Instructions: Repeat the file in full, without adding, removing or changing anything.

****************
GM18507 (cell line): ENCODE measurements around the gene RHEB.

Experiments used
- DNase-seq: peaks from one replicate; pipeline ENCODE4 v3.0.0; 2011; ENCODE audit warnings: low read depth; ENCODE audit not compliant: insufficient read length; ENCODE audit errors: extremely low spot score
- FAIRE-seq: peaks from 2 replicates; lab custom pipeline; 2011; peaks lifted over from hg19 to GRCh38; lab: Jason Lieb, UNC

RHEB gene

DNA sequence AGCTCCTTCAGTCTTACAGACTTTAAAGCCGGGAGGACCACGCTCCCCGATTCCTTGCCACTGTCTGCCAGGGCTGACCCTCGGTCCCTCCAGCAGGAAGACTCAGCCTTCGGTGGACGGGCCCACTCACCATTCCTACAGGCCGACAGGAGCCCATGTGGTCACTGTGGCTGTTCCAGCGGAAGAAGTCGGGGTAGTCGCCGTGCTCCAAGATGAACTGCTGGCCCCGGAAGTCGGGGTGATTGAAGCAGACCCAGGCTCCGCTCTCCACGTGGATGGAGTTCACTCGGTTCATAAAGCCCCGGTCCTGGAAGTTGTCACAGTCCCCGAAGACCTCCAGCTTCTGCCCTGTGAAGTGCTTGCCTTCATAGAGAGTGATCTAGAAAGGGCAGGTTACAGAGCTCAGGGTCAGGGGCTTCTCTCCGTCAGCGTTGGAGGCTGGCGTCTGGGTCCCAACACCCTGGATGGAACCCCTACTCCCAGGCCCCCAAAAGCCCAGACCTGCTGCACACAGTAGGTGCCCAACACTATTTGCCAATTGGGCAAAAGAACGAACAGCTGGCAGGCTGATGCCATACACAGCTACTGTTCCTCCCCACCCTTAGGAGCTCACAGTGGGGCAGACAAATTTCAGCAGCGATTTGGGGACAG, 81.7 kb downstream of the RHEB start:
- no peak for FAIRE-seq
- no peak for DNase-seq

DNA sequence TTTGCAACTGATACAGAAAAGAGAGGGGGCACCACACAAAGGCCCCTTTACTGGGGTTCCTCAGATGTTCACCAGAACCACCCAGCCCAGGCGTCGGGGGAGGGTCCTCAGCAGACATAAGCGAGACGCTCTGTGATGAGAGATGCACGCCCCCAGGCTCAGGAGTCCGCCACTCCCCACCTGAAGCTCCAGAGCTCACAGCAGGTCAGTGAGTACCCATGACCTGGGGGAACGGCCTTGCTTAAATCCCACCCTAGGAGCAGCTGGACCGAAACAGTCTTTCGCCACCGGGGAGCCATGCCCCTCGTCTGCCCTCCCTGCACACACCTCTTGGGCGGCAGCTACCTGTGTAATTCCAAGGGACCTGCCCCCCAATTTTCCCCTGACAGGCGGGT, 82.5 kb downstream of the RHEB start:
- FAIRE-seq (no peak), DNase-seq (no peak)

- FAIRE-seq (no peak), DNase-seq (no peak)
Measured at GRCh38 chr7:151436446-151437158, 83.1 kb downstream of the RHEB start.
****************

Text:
GM18507 (cell line): ENCODE measurements around the gene RHEB.

Experiments used
- DNase-seq: peaks from one replicate; pipeline ENCODE4 v3.0.0; 2011; ENCODE audit warnings: low read depth; ENCODE audit not compliant: insufficient read length; ENCODE audit errors: extremely low spot score
- FAIRE-seq: peaks from 2 replicates; lab custom pipeline; 2011; peaks lifted over from hg19 to GRCh38; lab: Jason Lieb, UNC

RHEB gene

DNA sequence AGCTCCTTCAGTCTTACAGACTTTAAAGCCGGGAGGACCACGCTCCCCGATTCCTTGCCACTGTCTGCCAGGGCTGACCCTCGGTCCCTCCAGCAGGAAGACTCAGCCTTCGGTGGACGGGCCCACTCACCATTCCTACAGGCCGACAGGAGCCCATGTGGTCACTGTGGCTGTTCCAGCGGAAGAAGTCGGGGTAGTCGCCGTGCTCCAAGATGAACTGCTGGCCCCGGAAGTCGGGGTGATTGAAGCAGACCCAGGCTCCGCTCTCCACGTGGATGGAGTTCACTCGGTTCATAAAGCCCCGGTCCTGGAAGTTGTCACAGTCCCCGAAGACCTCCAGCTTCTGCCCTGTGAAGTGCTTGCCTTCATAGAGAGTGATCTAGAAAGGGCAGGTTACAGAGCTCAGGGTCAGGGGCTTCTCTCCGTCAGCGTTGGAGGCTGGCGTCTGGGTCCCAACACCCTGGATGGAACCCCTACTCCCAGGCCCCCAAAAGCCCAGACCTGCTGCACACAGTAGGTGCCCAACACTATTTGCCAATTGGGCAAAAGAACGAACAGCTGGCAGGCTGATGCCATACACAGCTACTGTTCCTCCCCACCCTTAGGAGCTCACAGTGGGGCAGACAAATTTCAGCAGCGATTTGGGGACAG, 81.7 kb downstream of the RHEB start:
- no peak for FAIRE-seq
- no peak for DNase-seq

DNA sequence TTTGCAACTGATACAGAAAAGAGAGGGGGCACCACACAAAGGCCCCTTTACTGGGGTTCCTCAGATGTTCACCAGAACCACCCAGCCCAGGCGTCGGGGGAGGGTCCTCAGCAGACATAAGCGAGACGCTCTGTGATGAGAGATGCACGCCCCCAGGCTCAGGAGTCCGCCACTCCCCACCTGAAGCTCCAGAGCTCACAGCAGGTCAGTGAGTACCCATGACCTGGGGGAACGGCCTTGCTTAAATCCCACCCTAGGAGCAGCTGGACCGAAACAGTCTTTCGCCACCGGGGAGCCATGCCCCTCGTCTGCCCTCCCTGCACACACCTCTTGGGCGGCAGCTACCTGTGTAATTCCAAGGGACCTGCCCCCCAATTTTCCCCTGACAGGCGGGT, 82.5 kb downstream of the RHEB start:
- FAIRE-seq (no peak), DNase-seq (no peak)

- FAIRE-seq (no peak), DNase-seq (no peak)
Measured at GRCh38 chr7:151436446-151437158, 83.1 kb downstream of the RHEB start.